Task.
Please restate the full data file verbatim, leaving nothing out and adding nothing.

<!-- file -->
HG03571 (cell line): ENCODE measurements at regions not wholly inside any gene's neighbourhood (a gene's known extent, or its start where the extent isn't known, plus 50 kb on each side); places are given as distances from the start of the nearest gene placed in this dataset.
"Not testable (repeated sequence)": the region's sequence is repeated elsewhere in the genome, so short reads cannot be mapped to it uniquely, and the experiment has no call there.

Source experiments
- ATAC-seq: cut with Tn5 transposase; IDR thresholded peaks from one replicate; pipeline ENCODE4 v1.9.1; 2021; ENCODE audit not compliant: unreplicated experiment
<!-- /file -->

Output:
HG03571 (cell line): ENCODE measurements at regions not wholly inside any gene's neighbourhood (a gene's known extent, or its start where the extent isn't known, plus 50 kb on each side); places are given as distances from the start of the nearest gene placed in this dataset.
"Not testable (repeated sequence)": the region's sequence is repeated elsewhere in the genome, so short reads cannot be mapped to it uniquely, and the experiment has no call there.

Source experiments
- ATAC-seq: cut with Tn5 transposase; IDR thresholded peaks from one replicate; pipeline ENCODE4 v1.9.1; 2021; ENCODE audit not compliant: unreplicated experiment